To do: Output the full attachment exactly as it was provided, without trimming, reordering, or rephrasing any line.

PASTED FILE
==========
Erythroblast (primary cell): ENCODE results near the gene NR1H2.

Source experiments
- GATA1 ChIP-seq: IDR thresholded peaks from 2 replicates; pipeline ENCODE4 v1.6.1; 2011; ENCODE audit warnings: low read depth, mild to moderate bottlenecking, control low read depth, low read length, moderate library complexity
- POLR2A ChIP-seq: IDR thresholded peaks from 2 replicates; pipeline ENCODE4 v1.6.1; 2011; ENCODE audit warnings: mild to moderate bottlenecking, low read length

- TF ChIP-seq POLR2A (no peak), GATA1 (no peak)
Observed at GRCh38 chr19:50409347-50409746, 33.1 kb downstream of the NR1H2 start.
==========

Erythroblast (primary cell): ENCODE results near the gene NR1H2.

Source experiments
- GATA1 ChIP-seq: IDR thresholded peaks from 2 replicates; pipeline ENCODE4 v1.6.1; 2011; ENCODE audit warnings: low read depth, mild to moderate bottlenecking, control low read depth, low read length, moderate library complexity
- POLR2A ChIP-seq: IDR thresholded peaks from 2 replicates; pipeline ENCODE4 v1.6.1; 2011; ENCODE audit warnings: mild to moderate bottlenecking, low read length

- TF ChIP-seq POLR2A (no peak), GATA1 (no peak)
Observed at GRCh38 chr19:50409347-50409746, 33.1 kb downstream of the NR1H2 start.